In June 2013, a devastating flood hit Calgary that shut down power and the city. With less than two weeks to the Calgary Stampede, Stampede Park was drained and the show went on. Calgarians responded by buying “Come Hell or High Water” souvenir shirts, and I thought nothing would stop this party. I was wrong.
Officially started in 1912, the Calgary Stampede was held even during the world wars. In 2020, it was cancelled when the world shut down because of the COVID-19 pandemic, and only partially opened for 2021. This year, it is all the way back and as big as it ever.
The Stampede officially started at 9 a.m. on July 8, when parade marshal Kevin Costner led the Stampede Parade for a crowd of around 350,000 people (the Hollywood star also played with his band, Modern West, at the Big Four Roadhouse later in the day). That was the official start, but people have been packing “Sneak a Peak” and other kick-off events around the city for days beforehand – it seems that 10 days of partying just isn’t enough for some.
On the Stampede Grounds
Stampede Park is expected to welcome an estimated 1.3 million visitors with midway games and rides that range from the extreme to little-kid friendly. Grab a map to make sure you don’t miss free daily events like the Dog Bowl in the BMO Centre or the adrenaline-filled Monster Energy Compound on the steps of the Scotiabank Saddledome, the city’s 20,000-seat arena. This year, take a ride on the world’s largest travelling Ferris wheel to see the scale of it all.
It’s easy to spot the grandstand where the famous rodeo starts at 1:30 p.m. each day. The $1.5 million in cash prizes and ProRodeo Hall of Fame status make this a core event on the rodeo circuit. Events include barrel racing, bull riding, tie-down roping, steer wrestling, and bareback and saddle bronc riding.
After the rodeo, the stadium transitions to the traditional Cowboys Rangeland Derby chuckwagon races that see drivers and their outriders race through a figure 8 into a “half mile of hell”. This year will have three teams per heat instead of the usual four to make the dangerous event a little safer. Make sure to not miss the First Nations Relay Races where teams of bareback riders swap horses mid-race.
After the blood, sweat, and mud are done, sit back and enjoy the Bell Grandstand Show with music and acrobatics. My favourite part is the performance by the Young Canadians. This group features emerging local talents and has been running since the Rockettes came to the 1968 Stampede. They have evolved into a significant arts program in the city and nurture their talents at the Young Canadians School of Performing Arts.
If you want to cowboy up but aren’t down with rodeo, visit the Nutrien Western Event Centre to see extreme cowboy racing, both heavy and miniature horses plus the ever-popular World Stock Dog Championships. Kids will enjoy going through the barns where they can touch agriculture and learn about how our food becomes food. Search out the sheep and swine showcases to get up close to the critters.
While the rodeo and agriculture themes reflect our recent past, visit Elbow River Camp to see what life was like before horses came to Canada. The expanded camp features several tipis, jewelry, bannock, and the art of the Kainai, Piikani, Siksika, Stoney Nakoda, and Tsuut’ina First Nations.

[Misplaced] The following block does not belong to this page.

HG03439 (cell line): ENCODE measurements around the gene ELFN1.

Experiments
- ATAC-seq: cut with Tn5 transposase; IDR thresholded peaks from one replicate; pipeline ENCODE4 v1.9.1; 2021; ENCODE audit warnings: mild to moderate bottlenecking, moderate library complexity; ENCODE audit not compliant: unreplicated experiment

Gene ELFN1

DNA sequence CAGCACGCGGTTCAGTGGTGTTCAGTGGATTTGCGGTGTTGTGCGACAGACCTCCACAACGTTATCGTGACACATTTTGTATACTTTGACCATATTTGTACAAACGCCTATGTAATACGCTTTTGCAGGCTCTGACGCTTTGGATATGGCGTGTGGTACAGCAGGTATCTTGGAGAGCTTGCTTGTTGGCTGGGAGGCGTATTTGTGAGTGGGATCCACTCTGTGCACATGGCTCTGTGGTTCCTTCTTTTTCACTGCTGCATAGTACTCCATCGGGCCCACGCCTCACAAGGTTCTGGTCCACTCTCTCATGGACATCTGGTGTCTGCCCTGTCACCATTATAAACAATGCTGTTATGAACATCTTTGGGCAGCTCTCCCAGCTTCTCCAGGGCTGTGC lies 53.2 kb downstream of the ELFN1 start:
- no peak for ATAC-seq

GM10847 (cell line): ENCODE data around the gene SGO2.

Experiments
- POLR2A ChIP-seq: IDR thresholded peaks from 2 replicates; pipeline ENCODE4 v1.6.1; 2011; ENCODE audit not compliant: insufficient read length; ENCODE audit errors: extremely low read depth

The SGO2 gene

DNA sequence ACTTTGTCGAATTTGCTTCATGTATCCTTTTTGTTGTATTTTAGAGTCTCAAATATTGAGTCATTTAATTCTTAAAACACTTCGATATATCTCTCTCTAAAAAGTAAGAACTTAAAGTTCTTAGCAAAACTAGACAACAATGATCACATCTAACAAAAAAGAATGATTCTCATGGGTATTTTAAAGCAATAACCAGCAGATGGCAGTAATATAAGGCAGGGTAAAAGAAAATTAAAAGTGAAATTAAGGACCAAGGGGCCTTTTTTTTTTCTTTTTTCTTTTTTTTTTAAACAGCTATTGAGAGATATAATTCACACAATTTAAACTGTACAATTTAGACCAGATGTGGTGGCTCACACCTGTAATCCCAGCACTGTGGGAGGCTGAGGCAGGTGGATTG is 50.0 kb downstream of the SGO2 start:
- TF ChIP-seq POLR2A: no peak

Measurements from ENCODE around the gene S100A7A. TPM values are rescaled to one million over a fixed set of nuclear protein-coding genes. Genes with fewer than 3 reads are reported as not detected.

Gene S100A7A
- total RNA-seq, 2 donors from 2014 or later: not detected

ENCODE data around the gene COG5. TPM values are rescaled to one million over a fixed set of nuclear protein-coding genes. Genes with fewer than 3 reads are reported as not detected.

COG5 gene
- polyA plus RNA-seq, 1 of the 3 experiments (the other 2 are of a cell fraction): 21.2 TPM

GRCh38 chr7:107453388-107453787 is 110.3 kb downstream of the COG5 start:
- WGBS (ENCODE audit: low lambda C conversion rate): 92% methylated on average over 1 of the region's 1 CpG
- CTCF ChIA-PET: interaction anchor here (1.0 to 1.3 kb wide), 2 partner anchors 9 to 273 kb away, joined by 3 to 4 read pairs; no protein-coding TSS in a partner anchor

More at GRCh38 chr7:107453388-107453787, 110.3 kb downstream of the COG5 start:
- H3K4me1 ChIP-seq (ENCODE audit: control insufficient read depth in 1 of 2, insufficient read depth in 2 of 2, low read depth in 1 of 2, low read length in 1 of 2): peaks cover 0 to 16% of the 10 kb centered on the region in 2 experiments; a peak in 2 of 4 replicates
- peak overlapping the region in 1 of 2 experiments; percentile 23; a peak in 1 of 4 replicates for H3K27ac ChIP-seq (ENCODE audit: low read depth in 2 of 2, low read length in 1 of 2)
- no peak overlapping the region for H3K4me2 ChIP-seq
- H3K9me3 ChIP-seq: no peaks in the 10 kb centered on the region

There is more on the other side of the river where the Saddledome hosts the Calgary Stampede Powwow from July 12-14. Entry is free with your Stampede Park admission ticket and the powwow showcases competitive singing, drumming, and dancing, with the $175,000 in prize money attracting competitors from across the continent.
If you’re after more music, it’s hard to miss as it will come to you. The Calgary Stampede Showband tours the grounds daily with pop-up performances (the troupe tours the world the rest of the year). The whole family can also take in free outdoor concerts at the Coca-Cola Stage featuring many pop acts that your kids no doubt overplay on their streaming services. More grown-up affairs are in the Big Four Roadhouse and famous Nashville North tent with concerts and adult beverages all afternoon and evening.
The Party Continues Throughout Calgary
It’s hard to get away from one of Canada’s biggest music festivals. Just outside the gates is another massive tent called Cowboys that will be packed with party-goers and bands all week (some late announcements include Blue Rodeo on July 15 and Ludacris, T.I., and Big Sean on July 13). Keep walking and you’ll find the iconic King Eddy, or keep staggering downtown to the Wildhorse Saloon tent.
And there is more live music in tents all over the area, including at bars like National Saloon on 10th Ave. and newcomer Whiskey Rose on 17th Ave. If you like your concerts al fresco, a few blocks farther west is Shaw Millennium Park that hosts Roundup Music Fest (July 13) and the Oxford Stomp (July 15).
You can also expect to hear a lot of country tunes at the many family-friendly Stampede breakfasts around the city. They range from small community and local business events to the annual Chinook Centre mall affair that feeds 50,000 people. Visitors may find it strange that an entire city offers free breakfast to anyone who will line up, just expect to balance pancakes and maple syrup on your lap while sitting on a haybale (a very Calgarian skill).
It can be hard work wearing your cowboy boots from breakfast until the fireworks light up the sky each of the 10 nights — especially if you’re not a real cowboy. This year, it will be worth the effort. The Calgary Stampede seems poised to once again live up to its billing as “The Greatest Outdoor Show on Earth”.